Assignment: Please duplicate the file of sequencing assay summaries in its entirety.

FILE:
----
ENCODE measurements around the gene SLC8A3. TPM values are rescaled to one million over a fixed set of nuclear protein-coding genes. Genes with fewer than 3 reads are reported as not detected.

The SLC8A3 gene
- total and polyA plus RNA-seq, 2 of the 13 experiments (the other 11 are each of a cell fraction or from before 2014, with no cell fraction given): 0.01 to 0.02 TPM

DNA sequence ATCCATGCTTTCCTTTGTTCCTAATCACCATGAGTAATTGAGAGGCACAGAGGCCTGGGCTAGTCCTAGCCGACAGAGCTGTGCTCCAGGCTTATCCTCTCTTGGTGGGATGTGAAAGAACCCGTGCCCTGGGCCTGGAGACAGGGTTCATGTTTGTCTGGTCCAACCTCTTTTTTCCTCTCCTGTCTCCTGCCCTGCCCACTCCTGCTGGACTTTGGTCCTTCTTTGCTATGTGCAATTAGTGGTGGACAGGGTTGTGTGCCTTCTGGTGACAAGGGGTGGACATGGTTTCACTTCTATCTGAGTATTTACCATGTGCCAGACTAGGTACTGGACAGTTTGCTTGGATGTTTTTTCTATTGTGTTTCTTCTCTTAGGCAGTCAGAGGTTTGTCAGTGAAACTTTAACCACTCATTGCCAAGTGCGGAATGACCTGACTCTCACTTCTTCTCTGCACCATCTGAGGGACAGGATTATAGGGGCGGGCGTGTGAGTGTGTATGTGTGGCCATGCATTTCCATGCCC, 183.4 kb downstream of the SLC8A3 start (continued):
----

ENCODE measurements around the gene SLC8A3. TPM values are rescaled to one million over a fixed set of nuclear protein-coding genes. Genes with fewer than 3 reads are reported as not detected.

The SLC8A3 gene
- total and polyA plus RNA-seq, 2 of the 13 experiments (the other 11 are each of a cell fraction or from before 2014, with no cell fraction given): 0.01 to 0.02 TPM

DNA sequence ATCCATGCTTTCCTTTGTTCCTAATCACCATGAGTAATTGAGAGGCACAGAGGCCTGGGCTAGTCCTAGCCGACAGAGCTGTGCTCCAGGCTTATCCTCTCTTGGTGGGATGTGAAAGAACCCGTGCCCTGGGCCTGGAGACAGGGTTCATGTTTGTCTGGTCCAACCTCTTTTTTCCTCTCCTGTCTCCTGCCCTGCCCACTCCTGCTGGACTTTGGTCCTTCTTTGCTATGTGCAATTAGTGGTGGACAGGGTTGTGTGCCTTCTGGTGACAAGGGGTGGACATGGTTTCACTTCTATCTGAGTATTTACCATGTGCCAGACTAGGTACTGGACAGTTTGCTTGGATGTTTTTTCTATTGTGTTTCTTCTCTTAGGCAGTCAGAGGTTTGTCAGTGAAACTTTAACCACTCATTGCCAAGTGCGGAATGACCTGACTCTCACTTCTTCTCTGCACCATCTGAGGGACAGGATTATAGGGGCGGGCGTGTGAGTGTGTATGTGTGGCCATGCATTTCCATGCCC, 183.4 kb downstream of the SLC8A3 start (continued):